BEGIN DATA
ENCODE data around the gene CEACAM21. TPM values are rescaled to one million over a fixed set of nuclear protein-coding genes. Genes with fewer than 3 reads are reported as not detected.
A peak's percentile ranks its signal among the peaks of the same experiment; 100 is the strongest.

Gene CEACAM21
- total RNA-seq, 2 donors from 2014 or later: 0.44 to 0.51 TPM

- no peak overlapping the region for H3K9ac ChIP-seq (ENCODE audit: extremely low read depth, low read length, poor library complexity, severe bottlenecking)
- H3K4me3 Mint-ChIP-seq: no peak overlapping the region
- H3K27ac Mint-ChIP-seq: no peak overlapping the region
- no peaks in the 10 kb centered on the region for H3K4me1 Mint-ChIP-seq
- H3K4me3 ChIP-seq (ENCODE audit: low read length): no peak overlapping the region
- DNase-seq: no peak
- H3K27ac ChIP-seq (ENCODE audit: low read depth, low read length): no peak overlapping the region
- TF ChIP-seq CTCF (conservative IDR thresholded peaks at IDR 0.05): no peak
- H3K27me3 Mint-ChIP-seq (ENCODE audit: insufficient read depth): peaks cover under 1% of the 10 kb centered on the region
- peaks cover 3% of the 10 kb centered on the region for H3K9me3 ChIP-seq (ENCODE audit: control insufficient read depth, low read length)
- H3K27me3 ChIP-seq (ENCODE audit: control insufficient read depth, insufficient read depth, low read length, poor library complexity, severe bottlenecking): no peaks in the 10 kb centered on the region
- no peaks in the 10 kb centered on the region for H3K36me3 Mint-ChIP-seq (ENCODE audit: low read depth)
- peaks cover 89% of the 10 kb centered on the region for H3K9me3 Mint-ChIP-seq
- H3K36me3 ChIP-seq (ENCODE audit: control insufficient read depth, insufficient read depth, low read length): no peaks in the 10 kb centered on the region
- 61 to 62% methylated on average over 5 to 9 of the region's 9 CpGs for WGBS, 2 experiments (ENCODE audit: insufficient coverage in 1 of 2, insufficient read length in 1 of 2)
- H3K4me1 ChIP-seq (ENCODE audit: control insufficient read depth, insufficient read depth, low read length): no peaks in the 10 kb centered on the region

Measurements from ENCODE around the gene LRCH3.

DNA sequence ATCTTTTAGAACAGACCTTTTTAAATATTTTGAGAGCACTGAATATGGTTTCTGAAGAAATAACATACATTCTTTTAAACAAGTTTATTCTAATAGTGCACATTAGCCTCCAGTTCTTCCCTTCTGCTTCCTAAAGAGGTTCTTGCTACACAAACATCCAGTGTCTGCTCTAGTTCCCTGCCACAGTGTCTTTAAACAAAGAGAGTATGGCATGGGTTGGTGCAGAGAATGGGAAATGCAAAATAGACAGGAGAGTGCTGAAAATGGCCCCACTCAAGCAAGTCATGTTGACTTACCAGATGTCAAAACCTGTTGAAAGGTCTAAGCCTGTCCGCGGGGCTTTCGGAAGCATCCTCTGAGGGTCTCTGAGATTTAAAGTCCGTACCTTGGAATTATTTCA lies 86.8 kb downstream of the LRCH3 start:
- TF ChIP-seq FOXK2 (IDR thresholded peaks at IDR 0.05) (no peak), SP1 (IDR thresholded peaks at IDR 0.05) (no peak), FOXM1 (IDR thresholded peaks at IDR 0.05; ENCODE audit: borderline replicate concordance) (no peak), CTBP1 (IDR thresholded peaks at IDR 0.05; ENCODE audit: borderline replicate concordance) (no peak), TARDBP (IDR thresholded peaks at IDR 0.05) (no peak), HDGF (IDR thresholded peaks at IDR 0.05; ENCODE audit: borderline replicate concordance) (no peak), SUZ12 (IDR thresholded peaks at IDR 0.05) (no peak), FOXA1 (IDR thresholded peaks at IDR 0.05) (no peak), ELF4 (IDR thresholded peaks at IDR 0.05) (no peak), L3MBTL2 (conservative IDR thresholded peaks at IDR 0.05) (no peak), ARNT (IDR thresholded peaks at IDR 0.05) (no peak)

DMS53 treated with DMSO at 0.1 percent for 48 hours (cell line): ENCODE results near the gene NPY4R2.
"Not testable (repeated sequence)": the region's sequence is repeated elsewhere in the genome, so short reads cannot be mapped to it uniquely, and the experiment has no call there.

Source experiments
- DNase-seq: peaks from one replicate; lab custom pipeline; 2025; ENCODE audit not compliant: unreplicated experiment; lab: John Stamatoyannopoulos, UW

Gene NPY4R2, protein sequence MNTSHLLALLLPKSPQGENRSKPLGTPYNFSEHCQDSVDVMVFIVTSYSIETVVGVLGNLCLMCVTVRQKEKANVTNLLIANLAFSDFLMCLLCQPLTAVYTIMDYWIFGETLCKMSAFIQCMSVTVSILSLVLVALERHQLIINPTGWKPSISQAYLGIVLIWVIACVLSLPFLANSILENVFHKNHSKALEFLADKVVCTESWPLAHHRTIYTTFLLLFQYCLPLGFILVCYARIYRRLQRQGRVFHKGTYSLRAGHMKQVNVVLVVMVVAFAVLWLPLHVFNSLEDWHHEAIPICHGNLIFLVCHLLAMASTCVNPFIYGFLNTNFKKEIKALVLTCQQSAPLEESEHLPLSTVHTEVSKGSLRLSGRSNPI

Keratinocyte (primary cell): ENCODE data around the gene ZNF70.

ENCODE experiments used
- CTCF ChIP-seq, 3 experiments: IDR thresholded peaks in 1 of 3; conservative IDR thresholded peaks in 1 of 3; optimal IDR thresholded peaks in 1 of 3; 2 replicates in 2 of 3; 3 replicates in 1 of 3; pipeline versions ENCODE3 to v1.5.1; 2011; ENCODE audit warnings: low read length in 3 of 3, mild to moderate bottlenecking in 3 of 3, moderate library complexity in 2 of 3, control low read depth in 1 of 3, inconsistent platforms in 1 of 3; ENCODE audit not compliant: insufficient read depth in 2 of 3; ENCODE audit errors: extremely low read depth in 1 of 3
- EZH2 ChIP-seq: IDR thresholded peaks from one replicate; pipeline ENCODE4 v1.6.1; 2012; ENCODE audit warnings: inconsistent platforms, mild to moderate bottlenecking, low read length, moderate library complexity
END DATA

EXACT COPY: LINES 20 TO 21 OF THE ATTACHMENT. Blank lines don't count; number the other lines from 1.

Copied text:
- H3K4me1 ChIP-seq (ENCODE audit: control insufficient read depth, insufficient read depth, low read length): no peaks in the 10 kb centered on the region

Measurements from ENCODE around the gene LRCH3.